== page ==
Recent reports suggest that Natural Killer (NK) cells may modulate pathogenesis of primary HIV-1 infection. However, HIV dysregulates NK-cell responses. We dissected this bi-directional relationship to understand how HIV impacts NK-cell responses during primary HIV-1 infection.
Paired samples from 41 high-risk, initially HIV-uninfected CAPRISA004 participants were analysed prior to HIV acquisition, and during viraemic primary HIV-1 infection. At the time of sampling post-infection five women were seronegative, 11 women were serodiscordant, and 25 women were seropositive by HIV-1 rapid immunoassay. Flow cytometry was used to measure NK and T-cell activation, NK-cell receptor expression, cytotoxic and cytokine-secretory functions, and trafficking marker expression (CCR7, α4β7). Non-parametric statistical tests were used. Both NK cells and T-cells were significantly activated following HIV acquisition (p = 0.03 and p<0.0001, respectively), but correlation between NK-cell and T-cell activation was uncoupled following infection (pre-infection r = 0.68;p<0.0001; post-infection, during primary infection r = 0.074;p = 0.09). Nonetheless, during primary infection NK-cell and T-cell activation correlated with HIV viral load (r = 0.32'p = 0.04 and r = 0.35;p = 0.02, respectively). The frequency of Killer Immunoglobulin-like Receptor-expressing (KIRpos) NK cells increased following HIV acquisition (p = 0.006), and KIRpos NK cells were less activated than KIRneg NK cells amongst individuals sampled while seronegative or serodiscordant (p = 0.001;p<0.0001 respectively). During HIV-1 infection, cytotoxic NK cell responses evaluated after IL-2 stimulation alone, or after co-culture with 721 cells, were impaired (p = 0.006 and p = 0.002, respectively). However, NK-cell IFN-y secretory function was not significantly altered. The frequency of CCR7+ NK cells was elevated during primary infection, particularly at early time-points (p<0.0001).
Analyses of immune cells before and after HIV infection revealed an increase in both NK-cell activation and KIR expression, but reduced cytotoxicity during acute infection. The increase in frequency of NK cells able to traffic to lymph nodes following HIV infection suggests that these cells may play a role in events in secondary lymphoid tissue.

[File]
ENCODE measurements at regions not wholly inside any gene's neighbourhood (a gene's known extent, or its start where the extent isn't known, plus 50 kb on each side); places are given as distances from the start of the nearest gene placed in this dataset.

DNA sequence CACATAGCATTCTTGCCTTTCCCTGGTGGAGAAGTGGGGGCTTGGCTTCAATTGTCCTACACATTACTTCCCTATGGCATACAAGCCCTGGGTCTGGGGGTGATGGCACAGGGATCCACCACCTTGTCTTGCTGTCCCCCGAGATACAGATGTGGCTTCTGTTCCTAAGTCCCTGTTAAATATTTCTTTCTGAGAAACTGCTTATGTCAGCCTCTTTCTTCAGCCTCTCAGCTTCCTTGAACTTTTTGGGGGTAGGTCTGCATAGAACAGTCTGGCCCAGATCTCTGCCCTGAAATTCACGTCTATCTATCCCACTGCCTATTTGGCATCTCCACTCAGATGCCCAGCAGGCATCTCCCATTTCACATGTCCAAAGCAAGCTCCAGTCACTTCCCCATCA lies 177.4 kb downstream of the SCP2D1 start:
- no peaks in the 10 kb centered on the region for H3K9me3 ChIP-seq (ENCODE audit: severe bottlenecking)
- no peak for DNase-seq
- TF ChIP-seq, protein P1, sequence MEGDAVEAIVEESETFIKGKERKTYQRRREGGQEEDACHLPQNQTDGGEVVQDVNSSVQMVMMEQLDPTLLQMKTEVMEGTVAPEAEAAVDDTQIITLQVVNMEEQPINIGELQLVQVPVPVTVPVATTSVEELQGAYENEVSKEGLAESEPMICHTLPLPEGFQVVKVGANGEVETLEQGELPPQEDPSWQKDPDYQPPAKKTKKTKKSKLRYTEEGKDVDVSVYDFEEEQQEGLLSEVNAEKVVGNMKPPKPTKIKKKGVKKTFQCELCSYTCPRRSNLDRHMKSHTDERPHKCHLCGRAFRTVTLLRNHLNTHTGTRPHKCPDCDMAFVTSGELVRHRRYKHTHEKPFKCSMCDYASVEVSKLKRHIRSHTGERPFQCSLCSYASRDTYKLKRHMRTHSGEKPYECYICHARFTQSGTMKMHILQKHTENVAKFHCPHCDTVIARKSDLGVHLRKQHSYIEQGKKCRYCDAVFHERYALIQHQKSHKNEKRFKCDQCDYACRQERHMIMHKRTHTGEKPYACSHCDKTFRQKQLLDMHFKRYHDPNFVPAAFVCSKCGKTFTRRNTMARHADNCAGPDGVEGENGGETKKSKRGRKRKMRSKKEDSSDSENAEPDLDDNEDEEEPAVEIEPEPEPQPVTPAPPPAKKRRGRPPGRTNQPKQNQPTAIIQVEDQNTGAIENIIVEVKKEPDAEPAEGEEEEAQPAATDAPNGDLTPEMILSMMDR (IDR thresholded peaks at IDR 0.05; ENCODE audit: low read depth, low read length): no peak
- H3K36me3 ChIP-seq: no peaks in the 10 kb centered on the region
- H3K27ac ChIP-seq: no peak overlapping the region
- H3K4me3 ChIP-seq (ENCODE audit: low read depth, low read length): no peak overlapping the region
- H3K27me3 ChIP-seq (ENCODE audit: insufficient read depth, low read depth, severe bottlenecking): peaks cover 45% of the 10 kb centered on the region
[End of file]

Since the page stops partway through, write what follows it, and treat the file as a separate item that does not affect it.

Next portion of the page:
Concerns about immune reconstitution inflammatory syndrome (IRIS) remain a barrier to antiretroviral therapy (ART) initiation during anti-tuberculosis treatment in co-infected patients.
We assessed IRIS incidence, severity, and outcomes relative to timing of ART initiation in patients with HIV-related tuberculosis (HIV-TB).
An outpatient clinic in Durban, South Africa
642 HIV-TB co-infected patients
In a secondary analysis of the SAPiT trial, IRIS was assessed in patients randomized to initiate ART either within four weeks of tuberculosis treatment initiation (early integrated-treatment arm), within four weeks of completion of the intensive phase of tuberculosis treatment (late integrated-treatment arm) or within four weeks after tuberculosis therapy completion (sequential-treatment arm). IRIS was defined as new onset or worsening symptoms, signs or radiographic manifestations temporally related to treatment initiation accompanied by a treatment response. IRIS severity, hospitalization and time to resolution were monitored.
IRIS incidence was 19.5 (n=43), 7.5 (n=18) and 8.1 (n=19) per 100 person-years in the early integrated-, late integrated-, and sequential-treatment arms, respectively; P < 0.001, and 45.5, 9.7 and 19.7 per 100 person-years in patients with baseline CD4+ counts <50 cells/mm3, P = 0.004. IRIS incidence was higher in the early integrated- compared to the late integrated- (incidence rate ratio (IRR) = 2.6, 95%confidence interval (CI): 1.5 to 4.8; P < 0.001) or sequential-treatment arm (IRR=2.4, 95%CI: 1.4 to 4.4; P < 0.001). IRIS cases in the early integrated-treatment arm were more severe (34.9% vs. 18.9%, P = 0.18); had significantly higher hospitalization rates (18/43 vs. 5/37; P = 0.01), and longer time to resolution (70.5 vs. 29.0 days; P = 0.001) compared to IRIS cases in the other two arms.
IRIS could not be assessed, due to LTFU, withdrawal or death within 6 months of scheduled ART initiation, in more patients from the sequential treatment arm (n=74) than in the late integrated treatment arm (n=50) and in the early integrated treatment arm (n=32). This study did not assess IRIS risk in non-ambulant patients and in patients with extra-pulmonary and smear negative pulmonary tuberculosis.
Initiation of ART early during tuberculosis treatment resulted in significantly higher IRIS rates, with longer time to resolution, and more severe cases of IRIS requiring hospitalization. These findings, particularly relevant to patients initiating ART with CD4+ counts < 50 cells/mm3, need to be considered together with the increased survival benefit of early ART initiation in this group. Clintrials.gov: NCT00398996
To determine the safety and effectiveness of BufferGel and 0.5% PRO2000 microbicide gels for the prevention of male to female HIV transmission
Phase II/IIb, randomized, placebo-controlled trial with three double-blinded gel arms and an open label no gel arm.